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The digital skills divide: evidence from the European tourism industry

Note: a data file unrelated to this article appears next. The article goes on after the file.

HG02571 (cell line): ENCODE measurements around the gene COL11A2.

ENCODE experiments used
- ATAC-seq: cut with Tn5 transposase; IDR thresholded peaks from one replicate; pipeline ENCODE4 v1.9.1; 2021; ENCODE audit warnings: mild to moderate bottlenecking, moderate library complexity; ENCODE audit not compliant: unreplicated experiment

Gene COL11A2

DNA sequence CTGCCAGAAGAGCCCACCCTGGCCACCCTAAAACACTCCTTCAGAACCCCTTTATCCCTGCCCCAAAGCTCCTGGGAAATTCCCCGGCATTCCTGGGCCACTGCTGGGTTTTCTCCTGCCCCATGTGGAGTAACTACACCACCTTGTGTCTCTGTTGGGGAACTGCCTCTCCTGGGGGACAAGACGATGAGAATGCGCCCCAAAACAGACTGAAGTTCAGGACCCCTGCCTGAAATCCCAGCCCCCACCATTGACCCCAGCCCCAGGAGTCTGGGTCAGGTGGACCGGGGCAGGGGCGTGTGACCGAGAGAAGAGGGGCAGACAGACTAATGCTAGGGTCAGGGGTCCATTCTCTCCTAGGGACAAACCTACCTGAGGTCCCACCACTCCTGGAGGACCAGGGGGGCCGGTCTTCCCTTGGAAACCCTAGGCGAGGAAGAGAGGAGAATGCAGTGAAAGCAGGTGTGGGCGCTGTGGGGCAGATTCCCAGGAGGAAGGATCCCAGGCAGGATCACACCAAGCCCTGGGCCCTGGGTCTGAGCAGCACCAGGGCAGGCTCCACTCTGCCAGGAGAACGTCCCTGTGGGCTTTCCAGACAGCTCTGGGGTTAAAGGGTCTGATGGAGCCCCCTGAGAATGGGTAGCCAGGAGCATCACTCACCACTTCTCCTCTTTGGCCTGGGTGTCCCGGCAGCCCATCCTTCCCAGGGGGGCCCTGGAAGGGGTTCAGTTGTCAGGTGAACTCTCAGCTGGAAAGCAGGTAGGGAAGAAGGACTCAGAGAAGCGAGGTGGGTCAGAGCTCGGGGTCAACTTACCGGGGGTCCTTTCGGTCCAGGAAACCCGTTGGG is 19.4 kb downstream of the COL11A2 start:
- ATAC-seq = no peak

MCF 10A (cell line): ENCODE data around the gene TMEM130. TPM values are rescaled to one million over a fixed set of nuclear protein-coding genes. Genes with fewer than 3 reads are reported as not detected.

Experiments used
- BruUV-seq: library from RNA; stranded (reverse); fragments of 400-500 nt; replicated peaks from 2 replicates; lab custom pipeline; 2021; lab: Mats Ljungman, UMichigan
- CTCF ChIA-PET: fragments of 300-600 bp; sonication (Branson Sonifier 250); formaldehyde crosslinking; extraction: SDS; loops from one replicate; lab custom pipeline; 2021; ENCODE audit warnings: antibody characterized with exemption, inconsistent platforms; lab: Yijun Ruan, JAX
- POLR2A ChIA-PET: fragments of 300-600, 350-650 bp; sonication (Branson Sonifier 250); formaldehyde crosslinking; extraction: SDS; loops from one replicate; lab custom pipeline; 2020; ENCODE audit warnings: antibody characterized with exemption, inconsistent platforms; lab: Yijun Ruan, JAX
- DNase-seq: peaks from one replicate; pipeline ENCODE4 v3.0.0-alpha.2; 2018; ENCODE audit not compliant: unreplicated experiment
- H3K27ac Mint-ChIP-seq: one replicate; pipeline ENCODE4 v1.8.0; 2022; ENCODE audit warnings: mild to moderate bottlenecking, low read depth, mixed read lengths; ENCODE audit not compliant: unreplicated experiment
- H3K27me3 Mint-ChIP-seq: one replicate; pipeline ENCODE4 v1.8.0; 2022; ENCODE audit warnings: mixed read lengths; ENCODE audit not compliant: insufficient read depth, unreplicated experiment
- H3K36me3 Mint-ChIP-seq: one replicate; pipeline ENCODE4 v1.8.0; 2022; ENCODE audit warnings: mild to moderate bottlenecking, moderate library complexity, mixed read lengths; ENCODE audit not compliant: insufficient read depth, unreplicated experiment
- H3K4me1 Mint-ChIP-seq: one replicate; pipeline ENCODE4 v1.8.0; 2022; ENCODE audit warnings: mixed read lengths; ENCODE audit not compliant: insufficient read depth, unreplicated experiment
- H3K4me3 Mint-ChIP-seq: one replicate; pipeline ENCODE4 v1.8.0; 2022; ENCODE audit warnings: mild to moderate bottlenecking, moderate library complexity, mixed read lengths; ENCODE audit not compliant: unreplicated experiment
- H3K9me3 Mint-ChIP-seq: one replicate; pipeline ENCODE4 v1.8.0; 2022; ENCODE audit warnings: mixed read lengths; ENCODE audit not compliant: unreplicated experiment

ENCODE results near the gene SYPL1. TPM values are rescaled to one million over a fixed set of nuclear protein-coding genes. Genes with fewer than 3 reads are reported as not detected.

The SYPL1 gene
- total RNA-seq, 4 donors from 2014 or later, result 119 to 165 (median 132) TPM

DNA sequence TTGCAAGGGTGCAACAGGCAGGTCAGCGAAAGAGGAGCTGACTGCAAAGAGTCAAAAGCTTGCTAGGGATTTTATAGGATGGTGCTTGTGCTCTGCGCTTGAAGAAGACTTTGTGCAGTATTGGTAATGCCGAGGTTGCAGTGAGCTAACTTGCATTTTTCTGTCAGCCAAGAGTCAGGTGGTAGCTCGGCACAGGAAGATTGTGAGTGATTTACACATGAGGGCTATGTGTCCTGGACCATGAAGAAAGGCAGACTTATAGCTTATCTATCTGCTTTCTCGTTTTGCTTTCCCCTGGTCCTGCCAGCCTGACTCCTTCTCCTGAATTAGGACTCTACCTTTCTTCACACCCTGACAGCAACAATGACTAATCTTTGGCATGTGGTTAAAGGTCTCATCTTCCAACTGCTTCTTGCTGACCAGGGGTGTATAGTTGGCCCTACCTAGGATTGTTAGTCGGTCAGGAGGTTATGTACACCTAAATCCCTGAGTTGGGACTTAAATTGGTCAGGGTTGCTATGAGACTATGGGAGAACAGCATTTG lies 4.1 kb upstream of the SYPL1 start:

This research paper examines the digital skills gaps in the tourism and hospitality industry in Europe. The study utilizes a mixed methods research approach, incorporating both surveys and interviews. The sample consists of 1,668 respondents, including 1,404 survey participants and 264 interviewees, representing five sectors within the tourism industry: accommodation establishments, tour operators and travel agents, food and beverage, visitor attractions, and destination management organizations. The research was conducted in eight European countries: the United Kingdom, Italy, Ireland, Spain, Hungary, Germany, the Netherlands, and Bulgaria. The findings highlight the most crucial digital skills required for the future, as reported by the respondents. These skills include online marketing and communication, social media, MS Office, operating systems use, and online review monitoring. The study identifies the largest gaps between the current and future skill levels for artificial intelligence and robotics skills, as well as augmented reality and virtual reality skills. However, these skills, along with computer programming, were considered the least important digital skills for tourism and hospitality employees in the future. Furthermore, the research identifies three clusters based on the reported gaps between the current skill levels and future skill needs. The study also examines the influence of country of registration, sector, and organization size on the digital skills gaps and proficiency levels reported by the respondents. The research contributes to the existing knowledge by addressing the digital skills gaps in the tourism and hospitality industry through mixed methods research. The paper provides valuable insights into the digital skills requirements for managers and executives across various sectors and countries in Europe. The managerial implications highlight the need for digital fluency, self-learning capacities, e-business skills, AI and VR knowledge, experience creation skills, and profession-specific knowledge in the future workforce of the tourism industry. The findings also raise challenges for tourism education in adapting to the increasing demand for technical skills while maintaining a focus on the socio-economic, managerial, and human aspects of the industry. Overall, this research enhances the understanding of the digital skills landscape in the tourism and hospitality sector and offers practical implications for workforce development and education in the field.